Video

    Video First Time Delegate’s First Day Frustrations

    With thousands of people filling the streets of Philadelphia, Pennsylvania for the 2016 Democratic National Convention, VOA’s Kane Farabaugh narrowed in on one delegate as she made her first trip to a national party convention. It was a day that was anything but routine for this United States military veteran.
    Video

    Video Commerce Thrives on US-Mexico Border

    At the Democratic Convention in Philadelphia this week, the party’s presumptive presidential nominee, Hillary Clinton, is expected to attack proposals made by her opponent, Republican presidential nominee Donald Trump, to build a wall along the U.S.-Mexico border. Last Friday, President Barack Obama hosted his Mexican counterpart, President Enrique Peña Nieto, to underscore the good relations between the two countries. VOA’s Greg Flakus reports from Tucson.
    Video

    Video Film Helps Save Ethiopian Children Thought to be Cursed

    'Omo Child' looks at effort of African man to stop killings of ‘mingi’ children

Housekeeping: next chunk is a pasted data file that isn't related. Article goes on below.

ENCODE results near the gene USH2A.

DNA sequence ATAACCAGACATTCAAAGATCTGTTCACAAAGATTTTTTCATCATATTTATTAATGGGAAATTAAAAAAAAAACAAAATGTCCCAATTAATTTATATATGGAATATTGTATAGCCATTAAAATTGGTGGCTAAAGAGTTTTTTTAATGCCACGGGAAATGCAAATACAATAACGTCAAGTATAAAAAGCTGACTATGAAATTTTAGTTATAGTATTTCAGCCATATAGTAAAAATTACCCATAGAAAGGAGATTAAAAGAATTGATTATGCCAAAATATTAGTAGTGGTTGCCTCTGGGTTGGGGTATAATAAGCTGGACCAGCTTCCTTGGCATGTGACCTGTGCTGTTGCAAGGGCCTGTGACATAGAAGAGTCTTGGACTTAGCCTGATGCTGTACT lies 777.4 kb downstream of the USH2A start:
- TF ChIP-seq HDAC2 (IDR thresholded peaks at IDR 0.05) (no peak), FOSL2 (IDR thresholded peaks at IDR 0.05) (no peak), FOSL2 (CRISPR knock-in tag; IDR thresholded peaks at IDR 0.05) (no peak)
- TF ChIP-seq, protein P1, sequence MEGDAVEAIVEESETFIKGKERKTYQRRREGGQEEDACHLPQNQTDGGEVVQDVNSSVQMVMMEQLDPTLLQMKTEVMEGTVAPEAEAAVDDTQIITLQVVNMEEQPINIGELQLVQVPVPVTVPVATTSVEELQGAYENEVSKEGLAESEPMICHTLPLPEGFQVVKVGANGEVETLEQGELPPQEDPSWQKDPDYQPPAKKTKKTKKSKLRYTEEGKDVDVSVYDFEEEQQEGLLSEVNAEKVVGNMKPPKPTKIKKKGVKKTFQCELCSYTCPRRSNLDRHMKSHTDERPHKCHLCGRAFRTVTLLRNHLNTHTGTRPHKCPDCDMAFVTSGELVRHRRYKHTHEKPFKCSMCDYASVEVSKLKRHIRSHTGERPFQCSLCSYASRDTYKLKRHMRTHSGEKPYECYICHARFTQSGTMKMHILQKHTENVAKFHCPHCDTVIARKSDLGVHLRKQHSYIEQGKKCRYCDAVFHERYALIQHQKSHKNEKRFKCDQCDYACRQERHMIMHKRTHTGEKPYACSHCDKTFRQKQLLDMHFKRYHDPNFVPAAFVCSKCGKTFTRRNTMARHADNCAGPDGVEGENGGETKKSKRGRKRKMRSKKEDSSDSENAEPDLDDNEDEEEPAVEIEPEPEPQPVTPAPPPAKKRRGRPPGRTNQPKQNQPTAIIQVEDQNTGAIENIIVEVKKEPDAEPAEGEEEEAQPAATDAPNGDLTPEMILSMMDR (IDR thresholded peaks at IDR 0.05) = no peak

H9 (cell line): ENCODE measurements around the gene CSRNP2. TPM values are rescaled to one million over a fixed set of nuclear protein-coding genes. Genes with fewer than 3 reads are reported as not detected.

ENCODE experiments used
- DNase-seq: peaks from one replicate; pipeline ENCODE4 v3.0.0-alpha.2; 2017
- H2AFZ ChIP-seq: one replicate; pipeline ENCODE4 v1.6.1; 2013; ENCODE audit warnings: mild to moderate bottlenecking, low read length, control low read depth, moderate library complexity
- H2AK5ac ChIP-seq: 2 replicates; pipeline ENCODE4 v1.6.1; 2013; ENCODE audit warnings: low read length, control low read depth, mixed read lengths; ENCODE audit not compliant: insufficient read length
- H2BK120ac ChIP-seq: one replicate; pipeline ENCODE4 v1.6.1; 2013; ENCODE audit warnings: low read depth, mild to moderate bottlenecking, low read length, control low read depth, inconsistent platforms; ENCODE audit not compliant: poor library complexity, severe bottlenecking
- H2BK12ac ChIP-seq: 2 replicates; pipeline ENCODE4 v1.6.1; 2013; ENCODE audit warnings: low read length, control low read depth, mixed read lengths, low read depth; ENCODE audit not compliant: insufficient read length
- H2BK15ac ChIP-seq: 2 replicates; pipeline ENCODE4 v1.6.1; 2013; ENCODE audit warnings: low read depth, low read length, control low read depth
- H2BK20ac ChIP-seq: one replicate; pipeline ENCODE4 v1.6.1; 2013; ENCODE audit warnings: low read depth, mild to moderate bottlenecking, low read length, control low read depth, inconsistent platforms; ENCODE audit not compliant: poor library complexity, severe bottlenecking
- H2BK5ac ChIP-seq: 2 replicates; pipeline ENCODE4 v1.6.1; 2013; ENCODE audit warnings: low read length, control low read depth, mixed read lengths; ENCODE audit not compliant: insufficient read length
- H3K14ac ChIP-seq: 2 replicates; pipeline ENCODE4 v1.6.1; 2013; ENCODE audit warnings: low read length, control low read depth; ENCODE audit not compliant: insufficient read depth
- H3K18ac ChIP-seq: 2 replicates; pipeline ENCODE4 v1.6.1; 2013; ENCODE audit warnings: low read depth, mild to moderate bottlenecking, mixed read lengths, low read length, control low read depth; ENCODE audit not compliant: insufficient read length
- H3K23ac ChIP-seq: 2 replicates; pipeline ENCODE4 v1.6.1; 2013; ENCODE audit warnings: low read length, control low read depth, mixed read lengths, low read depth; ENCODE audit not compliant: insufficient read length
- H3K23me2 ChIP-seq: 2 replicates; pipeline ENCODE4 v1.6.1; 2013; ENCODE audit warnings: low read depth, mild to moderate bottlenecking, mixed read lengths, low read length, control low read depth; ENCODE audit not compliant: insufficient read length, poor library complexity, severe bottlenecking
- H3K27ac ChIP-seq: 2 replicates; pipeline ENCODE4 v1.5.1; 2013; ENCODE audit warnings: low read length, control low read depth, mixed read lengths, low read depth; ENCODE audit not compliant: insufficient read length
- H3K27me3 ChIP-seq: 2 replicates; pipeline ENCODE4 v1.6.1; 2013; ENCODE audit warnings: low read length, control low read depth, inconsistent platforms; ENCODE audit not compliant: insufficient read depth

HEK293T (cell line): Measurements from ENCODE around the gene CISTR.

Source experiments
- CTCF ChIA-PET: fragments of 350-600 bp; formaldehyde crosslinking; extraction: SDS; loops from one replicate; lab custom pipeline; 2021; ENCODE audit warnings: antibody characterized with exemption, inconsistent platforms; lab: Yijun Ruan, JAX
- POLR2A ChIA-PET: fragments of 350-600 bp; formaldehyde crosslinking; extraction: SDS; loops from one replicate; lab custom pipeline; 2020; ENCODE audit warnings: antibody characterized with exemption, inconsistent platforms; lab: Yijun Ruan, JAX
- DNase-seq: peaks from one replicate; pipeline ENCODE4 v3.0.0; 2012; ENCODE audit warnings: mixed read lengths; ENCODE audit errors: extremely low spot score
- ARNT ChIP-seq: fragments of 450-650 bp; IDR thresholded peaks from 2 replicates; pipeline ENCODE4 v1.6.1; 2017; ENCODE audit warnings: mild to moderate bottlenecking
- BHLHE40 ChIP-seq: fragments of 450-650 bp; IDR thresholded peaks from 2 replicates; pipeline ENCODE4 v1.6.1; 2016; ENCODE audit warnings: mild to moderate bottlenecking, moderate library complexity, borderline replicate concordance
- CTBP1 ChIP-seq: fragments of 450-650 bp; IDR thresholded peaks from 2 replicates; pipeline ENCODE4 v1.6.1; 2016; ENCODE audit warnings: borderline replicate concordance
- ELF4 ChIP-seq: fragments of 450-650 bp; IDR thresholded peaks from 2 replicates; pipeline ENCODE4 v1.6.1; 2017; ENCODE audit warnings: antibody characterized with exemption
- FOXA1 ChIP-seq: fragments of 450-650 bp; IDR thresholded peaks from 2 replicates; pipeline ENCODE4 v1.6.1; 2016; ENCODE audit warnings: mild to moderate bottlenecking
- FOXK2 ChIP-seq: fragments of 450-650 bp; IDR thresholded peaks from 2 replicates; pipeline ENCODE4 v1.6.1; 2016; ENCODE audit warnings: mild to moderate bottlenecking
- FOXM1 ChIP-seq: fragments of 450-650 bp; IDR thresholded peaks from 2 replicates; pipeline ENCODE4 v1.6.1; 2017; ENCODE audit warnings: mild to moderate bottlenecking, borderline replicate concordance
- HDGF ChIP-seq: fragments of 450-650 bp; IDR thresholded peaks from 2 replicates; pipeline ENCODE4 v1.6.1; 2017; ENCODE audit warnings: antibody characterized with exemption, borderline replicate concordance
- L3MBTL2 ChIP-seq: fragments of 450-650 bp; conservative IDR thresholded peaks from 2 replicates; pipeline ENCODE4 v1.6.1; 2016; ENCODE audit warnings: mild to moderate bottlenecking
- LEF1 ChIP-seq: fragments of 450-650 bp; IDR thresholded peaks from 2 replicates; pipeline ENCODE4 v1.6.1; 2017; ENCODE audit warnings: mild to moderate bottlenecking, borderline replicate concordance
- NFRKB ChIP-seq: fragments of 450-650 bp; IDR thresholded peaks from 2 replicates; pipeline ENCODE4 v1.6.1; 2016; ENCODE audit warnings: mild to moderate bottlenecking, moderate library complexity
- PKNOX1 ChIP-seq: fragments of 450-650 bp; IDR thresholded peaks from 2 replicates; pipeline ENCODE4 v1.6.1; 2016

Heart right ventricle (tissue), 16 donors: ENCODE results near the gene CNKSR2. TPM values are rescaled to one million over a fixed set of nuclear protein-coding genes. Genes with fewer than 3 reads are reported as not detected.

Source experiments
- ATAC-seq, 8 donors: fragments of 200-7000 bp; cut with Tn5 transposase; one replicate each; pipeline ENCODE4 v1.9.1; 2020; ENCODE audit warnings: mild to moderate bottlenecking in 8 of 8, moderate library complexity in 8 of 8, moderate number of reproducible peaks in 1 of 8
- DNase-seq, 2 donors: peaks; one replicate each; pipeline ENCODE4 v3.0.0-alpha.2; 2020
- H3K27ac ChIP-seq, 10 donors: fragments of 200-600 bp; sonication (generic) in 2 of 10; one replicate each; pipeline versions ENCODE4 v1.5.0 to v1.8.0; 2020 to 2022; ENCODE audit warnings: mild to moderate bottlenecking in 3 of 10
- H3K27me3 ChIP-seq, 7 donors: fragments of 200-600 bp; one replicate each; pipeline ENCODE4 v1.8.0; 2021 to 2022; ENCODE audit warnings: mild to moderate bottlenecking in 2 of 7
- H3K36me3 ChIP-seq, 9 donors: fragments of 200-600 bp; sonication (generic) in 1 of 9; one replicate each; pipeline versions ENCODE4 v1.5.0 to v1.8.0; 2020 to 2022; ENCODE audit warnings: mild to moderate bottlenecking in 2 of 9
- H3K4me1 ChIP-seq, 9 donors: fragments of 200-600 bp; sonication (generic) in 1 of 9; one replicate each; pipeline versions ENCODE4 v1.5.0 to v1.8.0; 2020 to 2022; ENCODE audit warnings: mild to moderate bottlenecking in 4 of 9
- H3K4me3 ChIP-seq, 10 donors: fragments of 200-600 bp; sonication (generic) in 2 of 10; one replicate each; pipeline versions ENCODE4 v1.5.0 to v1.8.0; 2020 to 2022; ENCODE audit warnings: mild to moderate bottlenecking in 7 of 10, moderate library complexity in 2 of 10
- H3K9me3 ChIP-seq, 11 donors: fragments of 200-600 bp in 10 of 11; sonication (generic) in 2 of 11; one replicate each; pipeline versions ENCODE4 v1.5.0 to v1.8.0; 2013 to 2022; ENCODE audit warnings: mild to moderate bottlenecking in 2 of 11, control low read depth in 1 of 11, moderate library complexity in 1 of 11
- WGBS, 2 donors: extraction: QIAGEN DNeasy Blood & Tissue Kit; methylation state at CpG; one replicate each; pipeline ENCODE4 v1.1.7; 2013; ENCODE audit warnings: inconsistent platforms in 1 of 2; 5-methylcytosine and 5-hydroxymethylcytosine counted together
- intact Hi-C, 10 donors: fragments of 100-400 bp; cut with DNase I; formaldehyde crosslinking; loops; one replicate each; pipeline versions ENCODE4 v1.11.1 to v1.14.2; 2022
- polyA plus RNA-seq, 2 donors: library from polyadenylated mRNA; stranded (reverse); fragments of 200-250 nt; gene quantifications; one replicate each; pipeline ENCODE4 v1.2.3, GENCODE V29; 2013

Video

    Video London’s Financial Crown at Risk as Rivals Eye Brexit Opportunities

    By most measures, London rivals New York as the only true global financial center. But Britain’s vote to leave the European Union – so-called ‘Brexit’ – means the city could lose its right to sell services tariff-free across the bloc, risking its position as Europe’s financial headquarters. Already some banks have said they may shift operations to the mainland. Henry Ridgwell reports from London.
    Video

    Video Recycling Lifeline for Lebanon’s Last Glassblowers

    In a small Lebanese coastal town, one family is preserving a craft that stretches back millennia. The art of glass blowing was developed by Phoenicians in the region, and the Khalifehs say they are the only ones keeping the skill alive in Lebanon. But despite teaming up with an eco-entrepreneur and receiving an unexpected boost from the country’s recent trash crisis the future remains uncertain. John Owens reports from Sarafand.
    Video

    Video Migrants Continue to Risk Lives Crossing US Border from Mexico

    In his speech Thursday before the Republican National Convention, the party’s presidential candidate, Donald Trump, reiterated his proposal to build a wall along the U.S.-Mexico border if elected. Polls show a large percentage of Americans support better control of the nation's southwestern border, but as VOA’s Greg Flakus reports from the border town of Nogales in the Mexican state of Sonora, the situation faced by people trying to cross the border is already daunting.

    Special Report

    Adrift The Invisible African Diaspora